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United States Grand Prix - facts and figures 24 Sep 2003

Race leader Michael Schumacher (GER), right, and Rubens Barrichello (BRA), left, slowed down to take a Ferrari formation finish at Indy. Barrichello took the chequered flag from Schumacher by 0.01 of a second causing more controversy for the team.
United States Grand Prix, Rd16, Indianapolis, USA., 29 September 2002

• Last year's race at Indianapolis saw the second-closest finish in Formula One racing history. Rubens Barrichello edged out team mate Michael Schumacher by just 0.011 of a second as Ferrari recorded their eighth one-two of the season.

• The Indianapolis Motor Speedway - or 'The Brickyard' as it is affectionately known - dates back to 1909. The first Indianapolis 500 race was staged there in 1911 on a track surface consisting over three million bricks, hence the nickname. Today, only a small strip of bricks (known as the 'yard of bricks') remains, to mark the start-finish line.

• The Indianapolis 500 was part of the Formula One world championship from 1950 to 1960. However, it was virtually unheard of for the regular Formula One teams or drivers to make the trip to the States to compete in what was such a specialised race. Similarly, the American Indy teams and drivers rarely competed in any other round of the Formula One championship.

• Bizarrely, it was only once the 500 had disappeared from the calendar did the Formula One fraternity truly take up the challenge of the great race. Jim Clark finished second in 1963 in a Lotus. Two years later he went one better to take victory, again for Lotus, and in 1966 he followed Graham Hill home in a British one-two.

• No driver has ever won both the Indy 500 and the United Stated Grand Prix at Indianapolis. Juan Pablo Montoya or Jacques Villeneuve could change that this weekend. Montoya won the 500 as reigning CART champion in 2000 before his switch to Formula One racing in 2001. Villeneuve drank the famous winner's milk at Indy in 1995 on his way to that year's IndyCar title.

• The USA has hosted no less than 57 races that have counted towards the Formula One world championship. These include the Indianapolis 500 from 1950 until 1960, plus conventional Grands Prix at Sebring, Riverside, Watkins Glen, Long Beach, Las Vegas, Dallas and Phoenix, as well as at the current Formula One circuit at Indianapolis.

• Only four drivers have won the Indianapolis 500 and a Grand Prix in the USA. Jim Clark was a three-time winner at Watkins Glen in 1962, 1966 and 1967, and triumphed at Indianapolis in 1965. Graham Hill was victorious at the Glen in 1963, 1964 and 1965, before winning the 500 in 1966. Emerson Fittipaldi took a single win at Watkins Glen in 1970, followed by his Indy triumphs in 1989 and 1993. Finally, Mario Andretti took the chequered flag at the Brickyard in 1969 and at Long Beach almost a decade later in 1977.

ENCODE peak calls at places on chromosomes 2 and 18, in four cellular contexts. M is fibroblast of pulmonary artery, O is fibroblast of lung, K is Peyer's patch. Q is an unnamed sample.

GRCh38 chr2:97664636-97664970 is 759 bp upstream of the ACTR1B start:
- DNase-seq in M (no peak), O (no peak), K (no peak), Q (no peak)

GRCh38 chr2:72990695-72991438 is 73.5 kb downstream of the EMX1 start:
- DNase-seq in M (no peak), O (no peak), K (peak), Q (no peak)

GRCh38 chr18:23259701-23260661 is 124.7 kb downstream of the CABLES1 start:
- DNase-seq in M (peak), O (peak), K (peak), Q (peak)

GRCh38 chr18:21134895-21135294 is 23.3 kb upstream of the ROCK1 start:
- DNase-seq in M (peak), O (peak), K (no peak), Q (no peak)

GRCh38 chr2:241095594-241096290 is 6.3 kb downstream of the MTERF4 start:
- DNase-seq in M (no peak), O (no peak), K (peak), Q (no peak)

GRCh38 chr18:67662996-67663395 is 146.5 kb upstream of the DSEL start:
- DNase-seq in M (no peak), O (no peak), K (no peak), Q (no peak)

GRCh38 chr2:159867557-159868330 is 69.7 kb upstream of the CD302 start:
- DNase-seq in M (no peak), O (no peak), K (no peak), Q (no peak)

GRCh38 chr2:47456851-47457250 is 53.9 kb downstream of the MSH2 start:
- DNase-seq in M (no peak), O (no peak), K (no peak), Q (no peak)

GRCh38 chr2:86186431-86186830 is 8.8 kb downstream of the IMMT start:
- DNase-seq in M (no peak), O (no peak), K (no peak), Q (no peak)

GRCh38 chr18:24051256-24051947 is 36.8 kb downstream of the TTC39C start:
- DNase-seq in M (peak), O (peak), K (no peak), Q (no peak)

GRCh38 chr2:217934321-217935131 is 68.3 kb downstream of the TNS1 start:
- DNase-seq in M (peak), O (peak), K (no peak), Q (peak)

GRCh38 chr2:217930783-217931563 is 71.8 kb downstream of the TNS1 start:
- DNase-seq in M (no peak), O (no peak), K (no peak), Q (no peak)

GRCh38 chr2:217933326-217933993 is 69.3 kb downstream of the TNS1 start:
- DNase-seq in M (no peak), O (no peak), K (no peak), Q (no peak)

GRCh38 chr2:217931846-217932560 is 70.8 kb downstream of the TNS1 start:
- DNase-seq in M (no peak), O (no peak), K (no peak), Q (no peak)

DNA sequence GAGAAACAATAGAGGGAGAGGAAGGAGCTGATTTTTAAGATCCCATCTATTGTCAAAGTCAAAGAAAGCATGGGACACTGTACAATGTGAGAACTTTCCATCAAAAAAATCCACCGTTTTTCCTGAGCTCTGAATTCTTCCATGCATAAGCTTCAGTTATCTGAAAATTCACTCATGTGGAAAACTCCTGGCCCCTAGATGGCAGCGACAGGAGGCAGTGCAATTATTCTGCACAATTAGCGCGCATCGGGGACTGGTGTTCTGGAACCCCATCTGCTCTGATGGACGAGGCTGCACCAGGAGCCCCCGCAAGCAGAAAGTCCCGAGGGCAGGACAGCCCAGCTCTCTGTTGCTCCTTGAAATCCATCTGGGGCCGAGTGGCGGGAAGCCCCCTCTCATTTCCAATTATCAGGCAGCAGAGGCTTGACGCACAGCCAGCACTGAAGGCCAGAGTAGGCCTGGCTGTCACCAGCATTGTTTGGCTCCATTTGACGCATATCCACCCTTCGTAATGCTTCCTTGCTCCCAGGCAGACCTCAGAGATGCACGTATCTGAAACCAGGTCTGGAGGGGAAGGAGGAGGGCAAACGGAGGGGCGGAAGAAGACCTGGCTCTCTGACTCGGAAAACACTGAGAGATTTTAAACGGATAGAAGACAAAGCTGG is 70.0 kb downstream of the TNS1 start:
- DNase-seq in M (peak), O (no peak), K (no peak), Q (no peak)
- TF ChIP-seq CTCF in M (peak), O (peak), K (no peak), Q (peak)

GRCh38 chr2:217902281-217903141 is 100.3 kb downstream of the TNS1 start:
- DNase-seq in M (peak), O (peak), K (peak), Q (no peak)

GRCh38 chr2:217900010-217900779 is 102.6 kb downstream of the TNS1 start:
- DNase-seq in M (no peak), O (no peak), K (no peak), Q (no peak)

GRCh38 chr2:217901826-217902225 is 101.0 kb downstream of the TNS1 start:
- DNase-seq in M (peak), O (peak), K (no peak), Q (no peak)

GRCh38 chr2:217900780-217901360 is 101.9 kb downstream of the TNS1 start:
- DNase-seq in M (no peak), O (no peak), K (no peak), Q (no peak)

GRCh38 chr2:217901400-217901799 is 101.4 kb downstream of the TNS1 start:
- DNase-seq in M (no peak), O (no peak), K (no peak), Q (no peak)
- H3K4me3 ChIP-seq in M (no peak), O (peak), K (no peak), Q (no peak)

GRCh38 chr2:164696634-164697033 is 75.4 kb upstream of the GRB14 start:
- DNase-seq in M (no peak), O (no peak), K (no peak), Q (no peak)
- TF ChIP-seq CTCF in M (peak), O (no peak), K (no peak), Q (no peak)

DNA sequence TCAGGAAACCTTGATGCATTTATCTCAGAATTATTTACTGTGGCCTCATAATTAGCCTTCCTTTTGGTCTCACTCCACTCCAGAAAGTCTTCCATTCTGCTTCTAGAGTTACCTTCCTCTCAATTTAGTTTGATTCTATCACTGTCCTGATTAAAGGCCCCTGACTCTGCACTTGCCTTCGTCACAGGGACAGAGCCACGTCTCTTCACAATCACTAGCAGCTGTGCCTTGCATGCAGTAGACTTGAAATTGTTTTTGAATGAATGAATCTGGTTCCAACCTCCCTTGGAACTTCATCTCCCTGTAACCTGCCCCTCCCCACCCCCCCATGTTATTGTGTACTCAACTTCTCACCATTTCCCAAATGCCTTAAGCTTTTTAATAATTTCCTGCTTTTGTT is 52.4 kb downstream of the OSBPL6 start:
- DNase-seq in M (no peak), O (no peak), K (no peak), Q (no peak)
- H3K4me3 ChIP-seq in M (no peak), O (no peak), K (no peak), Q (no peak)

• The current Formula One circuit incorporates 4.192 km (2.605 miles) of the famous Indianapolis oval. A key difference between the oval and the road course though is that they run in opposite directions. The Formula One cars run clockwise, whereas their American counterparts race counter-clockwise.

• The most successful Grand Prix driver on US soil was Ayrton Senna. The Brazilian took a total of five American victories, on two different circuits and with two different teams. He won with Lotus in Detroit in 1986 and 1987, and then with McLaren in Phoenix in 1990 and 1991.

• The team with the most US wins is Lotus, with 11 victories at four different circuits between 1960 and 1987. Stirling Moss scored their first American triumph at Riverside, and Ayrton Senna their last at Phoenix. However, their record could be matched by McLaren if either Kimi Raikkonen or David Coulthard wins this weekend. Their team's founder, Bruce McLaren, won the first ever United States Grand Prix at Sebring in 1959, driving a Cooper.

• Last year's United States Grand Prix saw the Formula One debut of a new track safety development. The Steel And Foam Energy Reduction Barrier, or SAFER system as it is known, is an energy-absorbing system. It is installed at all four turns of the Indianapolis oval, including turn one, which forms turn 13 of the road course as used by the Formula One cars.

• You may think that the United States' love affair with Formula One racing is only a recent phenomenon. However, in both 1982 and 1984 there were no less than four championship races in North America. The first of these years saw rounds in Detroit, Las Vegas, Long Beach, and Montreal in Canada. The line-up was repeated two years later, but with Dallas replacing the Las Vegas event.

• The Indianapolis Motor Speedway is the largest spectator sporting facility in the world, with more than 250,000 permanent seats. The Speedway plays host to three of the three largest-attended sporting events in the world: the Indianapolis 500, the Brickyard 400 and, of course, the United States Grand Prix.